• The agreements have various styles of savings and severability clauses that give a means to deal with a provision being found by a court to be illegal. Generally they require the parties to negotiate to find an agreeable resolution to the clause being vacated. The law does not require agreement and the usual impasse proceedings are involved but the parties are not dealing with an impasse and expired contract and usually there is a no strike clause in effect until the expiration of the agreement and which survives expiration, at least arguably, until there is a valid state of impasse. In other words if a clause is vacated there is no way to replace it if one party doesn’t want it replaced, but there is all sorts of mischief to be made.

      Assuming it is the employer who holds that the dues checkoff and union security clauses have been vacated by the USSC. The first question the union can raise is whether the court has indeed vacated the clause. Usually you must exhaust administrative remedies before going to court. If the union grieved, the employer would likely assert that the question cannot be answered by the grievance process or an arbitrator, but is a substantive question of arbitrability that can only be answered by a court. The union may contest that and try to use the ALRA or the Courts to force the State to submit to arbitration. This is really just the union being dilatory. What you wind up with is the year or so delay messing around with arbitrators, the ALRA, and the lower courts before you get the question to the AKSC or the US District Court where the actual question can be answered, then you have years of appeals. As I said, there is no short, simple, or easy way to deal with it. I agree with you that the USSC decision should on its own face answer the question, but really it will take years to answer the question no matter what route is taken.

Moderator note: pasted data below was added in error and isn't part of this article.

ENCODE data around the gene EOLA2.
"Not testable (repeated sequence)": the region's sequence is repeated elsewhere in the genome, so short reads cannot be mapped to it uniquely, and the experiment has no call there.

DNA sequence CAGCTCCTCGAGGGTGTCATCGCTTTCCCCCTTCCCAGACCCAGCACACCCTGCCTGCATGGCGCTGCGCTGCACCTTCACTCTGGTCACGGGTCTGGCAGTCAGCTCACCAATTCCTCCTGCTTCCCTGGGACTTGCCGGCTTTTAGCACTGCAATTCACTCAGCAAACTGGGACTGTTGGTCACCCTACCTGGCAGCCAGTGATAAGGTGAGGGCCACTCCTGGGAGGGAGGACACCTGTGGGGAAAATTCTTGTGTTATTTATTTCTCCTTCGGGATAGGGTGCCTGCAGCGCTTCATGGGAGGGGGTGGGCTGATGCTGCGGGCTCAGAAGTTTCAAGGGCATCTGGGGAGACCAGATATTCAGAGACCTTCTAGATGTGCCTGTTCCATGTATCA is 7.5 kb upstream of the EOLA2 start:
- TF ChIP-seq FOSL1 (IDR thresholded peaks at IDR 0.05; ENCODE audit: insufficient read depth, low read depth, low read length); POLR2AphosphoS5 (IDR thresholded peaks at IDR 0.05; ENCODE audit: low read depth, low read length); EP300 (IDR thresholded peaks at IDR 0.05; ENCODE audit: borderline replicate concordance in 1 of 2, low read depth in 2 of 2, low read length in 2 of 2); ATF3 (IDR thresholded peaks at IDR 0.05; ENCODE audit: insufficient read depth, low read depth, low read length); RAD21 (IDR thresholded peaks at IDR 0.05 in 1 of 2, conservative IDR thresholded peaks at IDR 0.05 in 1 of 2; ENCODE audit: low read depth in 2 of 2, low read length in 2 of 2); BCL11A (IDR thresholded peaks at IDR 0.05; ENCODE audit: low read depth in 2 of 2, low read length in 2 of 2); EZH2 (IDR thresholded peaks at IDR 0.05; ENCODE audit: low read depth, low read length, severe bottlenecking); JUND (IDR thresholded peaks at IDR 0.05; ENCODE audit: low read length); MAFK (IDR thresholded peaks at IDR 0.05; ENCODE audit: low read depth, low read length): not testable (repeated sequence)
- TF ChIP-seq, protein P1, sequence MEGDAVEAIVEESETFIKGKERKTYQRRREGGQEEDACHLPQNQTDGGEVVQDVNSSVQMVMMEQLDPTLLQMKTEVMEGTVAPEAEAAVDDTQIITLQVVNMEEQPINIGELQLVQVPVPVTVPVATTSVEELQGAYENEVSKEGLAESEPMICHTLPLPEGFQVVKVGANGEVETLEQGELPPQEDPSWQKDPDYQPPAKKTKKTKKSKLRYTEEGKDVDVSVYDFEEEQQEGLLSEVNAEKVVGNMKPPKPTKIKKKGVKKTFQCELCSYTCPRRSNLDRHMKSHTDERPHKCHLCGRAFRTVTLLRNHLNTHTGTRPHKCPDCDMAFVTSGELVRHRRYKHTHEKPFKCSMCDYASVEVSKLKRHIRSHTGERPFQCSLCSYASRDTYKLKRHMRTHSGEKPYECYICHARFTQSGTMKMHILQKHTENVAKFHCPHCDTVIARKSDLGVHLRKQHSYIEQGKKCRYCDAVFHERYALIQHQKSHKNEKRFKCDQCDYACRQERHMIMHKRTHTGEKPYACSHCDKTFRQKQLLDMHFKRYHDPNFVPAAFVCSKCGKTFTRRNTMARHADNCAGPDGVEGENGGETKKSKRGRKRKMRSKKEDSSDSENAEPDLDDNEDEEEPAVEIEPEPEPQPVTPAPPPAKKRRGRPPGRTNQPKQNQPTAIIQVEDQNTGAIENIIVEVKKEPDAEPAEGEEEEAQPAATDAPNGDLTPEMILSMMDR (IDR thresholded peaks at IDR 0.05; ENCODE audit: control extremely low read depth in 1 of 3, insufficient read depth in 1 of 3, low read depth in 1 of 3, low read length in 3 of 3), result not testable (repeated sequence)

5. Art, great explanation. What if a third party with two or more members with standing suedthe state in federal court?